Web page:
People who are like-minded:

Meeting people with similar passions, like coaching, business and teaching truly energizes me.  We encourage one another; we feel the energy around us from so much enthusiasm.  I feel at home and I feel empowered by these kinds of meetings.

Taking of my shoes and reflecting on each day:

“Earth’s crammed with heaven,

And every common bush afire with God,

But only he who sees takes off his shoes;

The rest sit round and pluck blackberries.”

Elizabeth Barrett Browning

from Aurora Leigh

It’s not that I have finished reflecting on the time; in fact, I have much more thinking to do.  But those evenings alone began that process and now it must continue for the rest of this and probably next week.

So, what about you?  What are you doing for yourself, to grow, to be encouraged, and when are you going to reflect on those experiences?

Patricia Jehle

www.jehle-coaching.com

patricia@jehle-coaching.com

 

 

News! – What’s new for you?

June 7th, 2018

What’s new?  It’s a NEW season, and soon it will be time for holidays!  Time for a check-in!

Colloquium ahead

What’s new for you?  I am doing quite a few new things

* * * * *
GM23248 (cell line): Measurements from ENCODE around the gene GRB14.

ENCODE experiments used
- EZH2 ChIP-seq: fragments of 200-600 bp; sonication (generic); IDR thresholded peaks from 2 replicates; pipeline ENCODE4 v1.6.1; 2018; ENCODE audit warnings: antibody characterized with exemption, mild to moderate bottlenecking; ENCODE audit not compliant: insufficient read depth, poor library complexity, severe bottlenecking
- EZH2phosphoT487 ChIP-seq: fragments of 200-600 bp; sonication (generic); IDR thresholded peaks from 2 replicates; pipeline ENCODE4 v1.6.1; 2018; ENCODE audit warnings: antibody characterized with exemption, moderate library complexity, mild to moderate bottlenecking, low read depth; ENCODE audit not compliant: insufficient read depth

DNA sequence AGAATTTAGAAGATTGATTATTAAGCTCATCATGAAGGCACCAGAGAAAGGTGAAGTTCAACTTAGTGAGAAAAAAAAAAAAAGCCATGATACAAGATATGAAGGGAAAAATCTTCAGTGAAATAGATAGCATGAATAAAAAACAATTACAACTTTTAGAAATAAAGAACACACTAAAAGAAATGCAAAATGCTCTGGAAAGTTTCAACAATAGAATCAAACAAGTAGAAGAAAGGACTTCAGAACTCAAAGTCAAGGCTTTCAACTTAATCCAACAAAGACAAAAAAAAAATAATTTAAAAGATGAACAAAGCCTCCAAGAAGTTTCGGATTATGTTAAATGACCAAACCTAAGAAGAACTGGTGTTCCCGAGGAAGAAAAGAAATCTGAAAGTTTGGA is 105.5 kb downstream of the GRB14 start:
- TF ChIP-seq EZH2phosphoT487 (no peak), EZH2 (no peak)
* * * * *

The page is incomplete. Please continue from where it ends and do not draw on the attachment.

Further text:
Helping to certify new coaches

This weekend I will be part of a team of examiners certifiying more EASC coaches- what a joy, and honor

Moderating a Research Colloquium for Coaches

Next week I have been asked to moderate a colloquium of Coaches and Academics who will present their new research. I will write on that soon, I am sure- as I will be learning a lot!

Attending a conference (with the colloquium), including a workshop day

Coaching Meets Research: http://www.coaching-meets-research.ch/Programme_Coaching_Conference_2018_E_V2.pdf

I’ve recently been to quite a few interesting events

I attended the Geneva Writers’ Conferencein March.  Each time I return with ideas and new writing projects – and new friends, and this time was no different.

The weekend after that I attended the Forum Christliche Führungskräftein Fribourg.

Then, a friend of mine, Hoger Hendrichs is heading up a new effort for Christian startupsin Switzerland, and I attended a startup weekend led by him and my new friend Amadeus Müller-Daubermann:

christianstartupnetwork.ch

Summer holidays begin soon!

There will be ten days at TeenStreet and other plans are in motion, but not concrete- what are your plans???

Supervision is just over the horizon

I will continue my journey of extending my qualifications this fall, and I am very thrilled about it.

But some things remain the same

I still lovedoing coaching